PMH5 Representation Theory
This page relates to the Pure Mathematics Honours course "Representation Theory".
Lecturer for this course: Anthony Henderson.
For general information on honours in the School of Mathematics and Statistics, refer to the relevant honours handbook.
Lecturer Contact Information
My office is Carslaw room 717 and I will often be available there to answer questions, except that I will usually be working from home on Mondays and Tuesdays. You can also email me with this link to ask questions or make an appointment.
The lecture times for the course are Wednesday 1-2pm and Thursday 11am-12pm in Carslaw 830. There will also be tutorials on Thursday 10am-11am in Weeks 2,4,7,9,11,13 in Carslaw 830.
Most of the course is close to parts of the following textbook:
P. Etingof et al, Introduction to Representation Theory, American Mathematical Society Student Mathematical Library, vol. 59, American Mathematical Society, Providence, RI, 2011.
Here is the University of Sydney library catalogue page for this book. Since it is easily obtainable and not expensive, I recommend buying it. However, this is not strictly necessary, since most of the content of the book has been made freely available online by the authors, in a preprint version at this arXiv page. Beware that the numbering of sections and results in the published version differs from that in the preprint version; the references below are to the former. The published version contains interesting historical notes by S. Gerovitch which are not in the preprint version.
The textbook contains many exercises, some of which will be discussed in the tutorials. Depending on time, some sections of the textbook may be assigned for independent reading. Some supplementary notes on topics not covered, or discussed only briefly, in the textbook will be provided as the semester progresses.
Representation theory is a major area of algebra with applications throughout mathematics and physics. Viewed from one angle, it is the study of solutions to equations in non-commuting variables; from another angle, it is the study of linear algebra in the presence of symmetry; from a third angle, it is the study of the most tractable parts of category theory. Historically, the representation theory of finite groups was developed first, and the many applications and beautiful special features of that theory continue to recommend it as a starting point. However, it is important to appreciate the underlying principles which unify the representation theory of finite groups, Lie algebras, quivers and many other algebraic structures.
The rough outline (which may be modified as the semester progresses) is:
- (Weeks 1-2) Basic notions: motivation, modules over associative algebras, submodules and quotients, direct sums, irreducible and indecomposable objects, Schur's lemma. [Textbook Chapter 2]
- (Weeks 3-4) General results: Jordan-Hölder theorem, characterisations of semisimplicity (complete reducibility), density theorem, Wedderburn-Artin theorem. [Textbook Chapter 3]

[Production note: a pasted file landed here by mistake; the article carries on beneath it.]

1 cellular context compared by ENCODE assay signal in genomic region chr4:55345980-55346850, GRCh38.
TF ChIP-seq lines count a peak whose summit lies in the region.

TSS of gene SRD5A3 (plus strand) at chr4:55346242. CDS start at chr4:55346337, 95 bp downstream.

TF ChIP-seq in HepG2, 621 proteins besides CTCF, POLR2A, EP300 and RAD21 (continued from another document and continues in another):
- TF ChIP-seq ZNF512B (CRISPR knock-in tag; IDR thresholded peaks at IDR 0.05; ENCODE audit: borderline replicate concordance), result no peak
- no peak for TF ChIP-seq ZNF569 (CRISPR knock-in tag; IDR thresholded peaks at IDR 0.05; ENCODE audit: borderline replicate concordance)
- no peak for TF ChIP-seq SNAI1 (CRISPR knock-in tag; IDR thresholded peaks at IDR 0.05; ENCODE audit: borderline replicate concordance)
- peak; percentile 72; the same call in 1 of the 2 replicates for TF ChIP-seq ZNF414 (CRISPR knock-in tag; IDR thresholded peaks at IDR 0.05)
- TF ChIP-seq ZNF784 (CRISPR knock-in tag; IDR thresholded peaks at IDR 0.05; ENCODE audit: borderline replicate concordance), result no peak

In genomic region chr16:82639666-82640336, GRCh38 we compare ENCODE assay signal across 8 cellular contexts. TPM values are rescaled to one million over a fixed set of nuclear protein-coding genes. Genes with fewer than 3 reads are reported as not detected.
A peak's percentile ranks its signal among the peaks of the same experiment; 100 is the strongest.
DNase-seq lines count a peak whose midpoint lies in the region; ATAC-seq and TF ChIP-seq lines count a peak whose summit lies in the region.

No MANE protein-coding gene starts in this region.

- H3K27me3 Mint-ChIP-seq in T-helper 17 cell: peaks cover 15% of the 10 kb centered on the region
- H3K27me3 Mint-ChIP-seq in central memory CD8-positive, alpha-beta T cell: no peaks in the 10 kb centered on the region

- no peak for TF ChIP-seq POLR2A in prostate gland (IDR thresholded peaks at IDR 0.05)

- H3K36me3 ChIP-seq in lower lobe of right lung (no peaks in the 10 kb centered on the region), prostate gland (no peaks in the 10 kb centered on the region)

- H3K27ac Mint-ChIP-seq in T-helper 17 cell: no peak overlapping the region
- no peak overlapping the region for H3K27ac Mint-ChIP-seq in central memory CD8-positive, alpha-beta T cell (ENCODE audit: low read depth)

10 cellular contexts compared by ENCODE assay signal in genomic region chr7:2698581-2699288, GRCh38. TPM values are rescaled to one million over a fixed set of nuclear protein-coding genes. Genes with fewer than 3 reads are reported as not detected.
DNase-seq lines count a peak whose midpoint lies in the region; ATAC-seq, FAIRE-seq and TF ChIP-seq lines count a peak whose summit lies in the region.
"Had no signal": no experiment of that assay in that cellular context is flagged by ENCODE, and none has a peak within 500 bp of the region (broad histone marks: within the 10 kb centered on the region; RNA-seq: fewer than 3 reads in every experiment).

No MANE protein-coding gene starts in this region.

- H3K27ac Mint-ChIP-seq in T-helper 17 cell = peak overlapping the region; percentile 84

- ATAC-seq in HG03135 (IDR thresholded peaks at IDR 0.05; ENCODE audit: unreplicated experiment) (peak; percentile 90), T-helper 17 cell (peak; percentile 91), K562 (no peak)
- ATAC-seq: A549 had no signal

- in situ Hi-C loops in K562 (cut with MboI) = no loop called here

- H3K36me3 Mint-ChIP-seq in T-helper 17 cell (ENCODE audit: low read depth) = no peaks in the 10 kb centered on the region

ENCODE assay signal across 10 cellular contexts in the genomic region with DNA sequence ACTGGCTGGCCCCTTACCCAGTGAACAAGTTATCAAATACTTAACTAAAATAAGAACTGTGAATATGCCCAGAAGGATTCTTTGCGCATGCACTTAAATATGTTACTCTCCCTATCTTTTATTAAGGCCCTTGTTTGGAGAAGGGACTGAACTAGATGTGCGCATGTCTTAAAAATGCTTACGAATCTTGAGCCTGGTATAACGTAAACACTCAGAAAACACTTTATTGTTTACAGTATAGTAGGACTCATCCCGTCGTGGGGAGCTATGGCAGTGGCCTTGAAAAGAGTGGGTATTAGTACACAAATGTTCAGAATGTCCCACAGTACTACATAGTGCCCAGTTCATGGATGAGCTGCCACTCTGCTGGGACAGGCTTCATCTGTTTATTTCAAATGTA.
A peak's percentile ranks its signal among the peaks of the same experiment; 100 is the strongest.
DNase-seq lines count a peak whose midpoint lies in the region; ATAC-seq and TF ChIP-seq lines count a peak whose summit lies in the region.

- (Weeks 5-9) Representations of finite groups: Maschke's theorem, characters, Schur's orthogonality theorem, duals and tensor products, character tables, Frobenius-Schur indicators. [Textbook Chapter 4 and Section 5.1]
- (Weeks 10-13) Further topics: representations of compact groups such as SU2, representations of Lie algebras such as sl2, representations of quantum groups such as Uq(sl2). [Textbook Section 2.15 and elsewhere]
Of the many other books dealing with these topics, the following are at a good level:
- A. Henderson, Representations of Lie algebras: an introduction through gln, Cambridge University Press, see this library catalogue page.
- G. D. James and M. Liebeck, Representations and characters of groups, Cambridge University Press, second edition, see this library catalogue page.
- J.-P. Serre, Linear representations of finite groups, translated by L. L. Scott, Springer-Verlag, see this library catalogue page.
- S. Weintraub, Representation theory of finite groups: algebra and arithmetic, American Mathematical Society, see this library catalogue page.
The main prerequisites are a solid understanding of linear algebra (in particular the basic facts about matrices and eigenspaces), group theory and basic ring theory, as in MATH2961 Linear Mathematics and Vector Calculus (Advanced), MATH2968 Algebra (Advanced) and MATH3962 Rings, Fields and Galois Theory (Advanced).
40% assignments, 60% exam.
Tutorial questions will be posted in Canvas in advance of the tutorial classes, with solutions afterwards. These are not for assessment.
There will be two assignments, worth 20% each; they will be posted in Canvas two weeks before the due date. The questions will be similar in style to the exercises in the textbook. These assignments are to be submitted through Turnitin; see the question sheets for further instructions.
- Assignment 1 will be due before midnight on Wednesday April 11 (Week 5).
- Assignment 2 will be due before midnight on Wednesday May 16 (Week 10).
The final exam, worth 60%, will be 2 hours plus 10 minutes reading time, closed-book but with a `formula sheet' provided listing some of the main definitions and formulas from the course. Last year's exam paper will be posted in Canvas and will be discussed in the tutorial in Week 13. This year's exam will have essentially the same format and formula sheet.
Show timetable / Hide timetable.